Ah, you’ve heard those words before, but this time I’m referring to drafting.
The Draft Workshop was offered for the first time during the BMDCA National Specialty held in Gettysburg. Here are a few of the very positive results.
I received a call from Gwen many months prior to the entry date for the workshops, asking whether she could enter the beginner workshop. I couldn’t figure out why she thought she had to ask until I talked with her for a bit and learned that her dog was deaf. The dog was not deaf at birth: rather, it had happened a few years ago. Clarice, the dog Gwen wanted to enter, was now 5 years old.
All of our instructors are great, but I mentally went through the list, trying to decide who would be good to work with Gwen and keep her calm so that she and Clarice could work as a team and gain success. I decided that Jim Durrance would be ideal to work with this team. His experience as a Director working with people to train dogs for the blind would be a perfect match, and I had watched Jim many times when he was working with drafting teams. Jim is an amazing instructor to observe. He is extremely calm and helps the team to succeed and feel comfortable with the step they are working on before moving on to the next step. I sent a quick e-mail to Jim, asking whether he would be the instructor for Gwen and Clarice. I received an immediate yes, with a request to start working on some hand signals through e-mail with Gwen. Hand signals were already being used, but more would be needed for draft work.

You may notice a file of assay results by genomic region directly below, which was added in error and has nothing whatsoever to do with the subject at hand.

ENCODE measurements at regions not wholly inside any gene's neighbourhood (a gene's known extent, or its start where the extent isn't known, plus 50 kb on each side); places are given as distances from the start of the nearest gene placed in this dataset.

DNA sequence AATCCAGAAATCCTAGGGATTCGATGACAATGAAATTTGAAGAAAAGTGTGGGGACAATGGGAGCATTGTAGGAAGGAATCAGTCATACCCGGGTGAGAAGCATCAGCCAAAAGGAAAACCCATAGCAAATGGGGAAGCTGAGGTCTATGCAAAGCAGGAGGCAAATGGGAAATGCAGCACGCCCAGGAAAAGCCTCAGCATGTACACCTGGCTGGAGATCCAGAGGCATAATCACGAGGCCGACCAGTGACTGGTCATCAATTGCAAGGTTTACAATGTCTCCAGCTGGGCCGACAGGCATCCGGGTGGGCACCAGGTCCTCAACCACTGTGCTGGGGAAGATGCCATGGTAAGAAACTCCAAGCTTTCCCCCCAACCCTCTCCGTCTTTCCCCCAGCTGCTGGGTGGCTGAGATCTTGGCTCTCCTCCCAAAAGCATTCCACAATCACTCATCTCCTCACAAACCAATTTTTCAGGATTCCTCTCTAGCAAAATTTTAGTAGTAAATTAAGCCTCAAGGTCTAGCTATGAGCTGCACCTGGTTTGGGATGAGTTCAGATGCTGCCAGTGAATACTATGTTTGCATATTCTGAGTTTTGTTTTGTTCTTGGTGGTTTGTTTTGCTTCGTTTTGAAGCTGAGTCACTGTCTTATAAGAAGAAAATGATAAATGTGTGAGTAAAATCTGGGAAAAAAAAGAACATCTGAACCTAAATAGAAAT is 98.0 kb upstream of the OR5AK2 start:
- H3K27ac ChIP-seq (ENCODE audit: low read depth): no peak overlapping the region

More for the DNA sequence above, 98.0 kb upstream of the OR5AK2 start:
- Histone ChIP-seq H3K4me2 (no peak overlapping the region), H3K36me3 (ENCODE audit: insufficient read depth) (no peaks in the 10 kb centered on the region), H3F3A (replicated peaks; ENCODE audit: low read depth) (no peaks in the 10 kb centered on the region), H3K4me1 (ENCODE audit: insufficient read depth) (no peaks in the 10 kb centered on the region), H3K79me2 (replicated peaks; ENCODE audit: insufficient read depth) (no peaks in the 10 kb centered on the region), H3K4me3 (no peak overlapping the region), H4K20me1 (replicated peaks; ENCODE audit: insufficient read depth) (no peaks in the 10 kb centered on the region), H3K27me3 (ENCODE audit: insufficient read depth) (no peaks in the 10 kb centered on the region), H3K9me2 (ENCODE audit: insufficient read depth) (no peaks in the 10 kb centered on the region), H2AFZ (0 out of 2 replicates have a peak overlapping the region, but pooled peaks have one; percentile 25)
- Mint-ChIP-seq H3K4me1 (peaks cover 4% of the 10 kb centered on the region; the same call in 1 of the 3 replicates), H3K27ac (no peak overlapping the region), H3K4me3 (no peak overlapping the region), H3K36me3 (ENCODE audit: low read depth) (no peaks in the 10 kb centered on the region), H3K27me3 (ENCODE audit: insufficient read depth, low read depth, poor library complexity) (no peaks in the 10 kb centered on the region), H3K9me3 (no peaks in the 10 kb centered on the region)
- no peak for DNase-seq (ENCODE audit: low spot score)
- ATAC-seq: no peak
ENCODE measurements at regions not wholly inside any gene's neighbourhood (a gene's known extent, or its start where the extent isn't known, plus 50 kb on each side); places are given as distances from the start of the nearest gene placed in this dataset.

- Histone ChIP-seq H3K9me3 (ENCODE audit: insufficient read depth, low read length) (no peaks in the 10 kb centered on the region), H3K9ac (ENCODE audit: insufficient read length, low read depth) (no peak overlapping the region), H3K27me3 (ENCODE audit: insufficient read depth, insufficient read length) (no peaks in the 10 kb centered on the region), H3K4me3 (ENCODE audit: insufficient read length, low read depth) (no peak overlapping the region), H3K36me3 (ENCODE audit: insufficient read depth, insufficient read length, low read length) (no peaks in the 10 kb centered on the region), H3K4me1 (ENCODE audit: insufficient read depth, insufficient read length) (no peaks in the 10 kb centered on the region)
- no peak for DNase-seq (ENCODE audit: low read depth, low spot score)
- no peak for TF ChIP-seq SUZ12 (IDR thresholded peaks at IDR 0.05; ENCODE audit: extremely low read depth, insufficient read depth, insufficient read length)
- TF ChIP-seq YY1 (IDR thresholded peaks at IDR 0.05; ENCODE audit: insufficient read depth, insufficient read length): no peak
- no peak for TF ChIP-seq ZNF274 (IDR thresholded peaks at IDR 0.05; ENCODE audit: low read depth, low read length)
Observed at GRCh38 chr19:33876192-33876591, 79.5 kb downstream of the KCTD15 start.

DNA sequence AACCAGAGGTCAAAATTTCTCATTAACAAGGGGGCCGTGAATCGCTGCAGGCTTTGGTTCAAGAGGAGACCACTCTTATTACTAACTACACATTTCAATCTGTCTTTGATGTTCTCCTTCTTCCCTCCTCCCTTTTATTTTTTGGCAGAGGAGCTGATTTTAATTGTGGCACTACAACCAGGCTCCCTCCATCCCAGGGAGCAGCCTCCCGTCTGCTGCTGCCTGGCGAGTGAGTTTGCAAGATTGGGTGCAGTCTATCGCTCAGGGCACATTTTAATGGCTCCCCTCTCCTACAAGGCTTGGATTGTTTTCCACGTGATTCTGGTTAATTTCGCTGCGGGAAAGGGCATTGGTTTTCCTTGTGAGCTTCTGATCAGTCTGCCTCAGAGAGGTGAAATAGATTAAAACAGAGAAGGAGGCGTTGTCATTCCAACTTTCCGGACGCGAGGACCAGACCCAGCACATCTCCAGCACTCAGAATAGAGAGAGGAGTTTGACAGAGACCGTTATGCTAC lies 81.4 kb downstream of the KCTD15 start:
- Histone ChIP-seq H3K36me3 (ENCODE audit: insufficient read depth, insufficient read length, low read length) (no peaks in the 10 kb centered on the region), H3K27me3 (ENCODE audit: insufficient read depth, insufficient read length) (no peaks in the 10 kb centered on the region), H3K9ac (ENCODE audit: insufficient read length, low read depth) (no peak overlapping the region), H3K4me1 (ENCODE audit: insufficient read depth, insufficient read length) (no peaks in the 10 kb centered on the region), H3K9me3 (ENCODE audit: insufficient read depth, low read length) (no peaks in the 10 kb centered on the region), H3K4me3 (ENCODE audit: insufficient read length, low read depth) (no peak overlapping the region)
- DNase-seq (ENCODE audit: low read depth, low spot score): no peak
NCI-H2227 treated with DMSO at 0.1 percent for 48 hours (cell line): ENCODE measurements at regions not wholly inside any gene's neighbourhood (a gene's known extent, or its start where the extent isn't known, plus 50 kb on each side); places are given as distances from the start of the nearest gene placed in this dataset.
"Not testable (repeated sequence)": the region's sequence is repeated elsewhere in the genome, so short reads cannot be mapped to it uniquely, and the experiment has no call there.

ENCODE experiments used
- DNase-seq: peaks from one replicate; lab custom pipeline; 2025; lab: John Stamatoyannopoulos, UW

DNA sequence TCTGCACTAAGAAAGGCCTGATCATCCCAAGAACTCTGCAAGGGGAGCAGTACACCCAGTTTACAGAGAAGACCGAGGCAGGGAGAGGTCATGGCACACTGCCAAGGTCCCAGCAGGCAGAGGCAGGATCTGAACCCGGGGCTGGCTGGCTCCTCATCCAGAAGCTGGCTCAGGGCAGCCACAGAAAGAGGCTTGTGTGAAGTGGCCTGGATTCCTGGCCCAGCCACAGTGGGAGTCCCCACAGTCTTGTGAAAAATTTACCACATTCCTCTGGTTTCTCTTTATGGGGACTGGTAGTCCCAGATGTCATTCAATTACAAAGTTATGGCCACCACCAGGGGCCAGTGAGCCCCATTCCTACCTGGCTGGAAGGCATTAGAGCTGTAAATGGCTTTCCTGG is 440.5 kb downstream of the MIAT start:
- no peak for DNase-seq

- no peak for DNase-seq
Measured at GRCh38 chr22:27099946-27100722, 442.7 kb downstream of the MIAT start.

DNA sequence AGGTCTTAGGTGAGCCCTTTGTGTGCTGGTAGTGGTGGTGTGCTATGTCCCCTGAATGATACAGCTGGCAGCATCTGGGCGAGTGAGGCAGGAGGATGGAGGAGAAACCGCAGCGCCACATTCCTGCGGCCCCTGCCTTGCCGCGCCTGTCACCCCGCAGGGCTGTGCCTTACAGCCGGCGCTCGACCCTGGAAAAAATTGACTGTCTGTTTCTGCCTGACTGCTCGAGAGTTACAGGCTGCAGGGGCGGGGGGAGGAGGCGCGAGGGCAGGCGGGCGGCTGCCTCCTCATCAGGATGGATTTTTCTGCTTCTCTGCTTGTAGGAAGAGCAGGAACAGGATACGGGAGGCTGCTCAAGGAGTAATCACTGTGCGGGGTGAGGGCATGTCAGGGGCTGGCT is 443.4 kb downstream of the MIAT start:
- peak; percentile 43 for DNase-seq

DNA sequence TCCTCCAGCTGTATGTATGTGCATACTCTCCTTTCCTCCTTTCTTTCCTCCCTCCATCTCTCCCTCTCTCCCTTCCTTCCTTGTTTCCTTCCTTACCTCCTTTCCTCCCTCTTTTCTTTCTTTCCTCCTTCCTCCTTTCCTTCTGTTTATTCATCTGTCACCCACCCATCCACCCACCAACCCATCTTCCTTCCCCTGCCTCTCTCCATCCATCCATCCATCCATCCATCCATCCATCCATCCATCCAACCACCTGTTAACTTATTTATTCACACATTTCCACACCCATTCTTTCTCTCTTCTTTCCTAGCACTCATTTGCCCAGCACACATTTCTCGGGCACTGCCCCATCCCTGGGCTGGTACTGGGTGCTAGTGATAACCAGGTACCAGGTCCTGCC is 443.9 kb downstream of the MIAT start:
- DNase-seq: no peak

The morning came for the workshop, and Gwen was excited, as was Clarice. I didn’t have time to follow this team, but at the end of that morning, when we were packing up, we looked up to see Gwen with Clarice in the shafts and pulling the cart. Jim was behind them with a big grin on his face, and I asked him where he had been working. Jim pointed to a place down the hill a bit and said, “Clarice was going through the narrows I had set up down there, and she was also backing up.” We all just stood there with our mouths hanging open. Gwen was so excited that she was crying and laughing at the same time. This was a dog that had no draft training but was going through narrows, which are difficult, backing up, which is also difficult, and following other commands. That morning was worth all our effort and work, and we all knew it. I have since heard from Gwen, and she and Clarice are entering many parades and such. What a joy to hear of this success!
( This article appeared in “The Alpenhorn”, February, 2006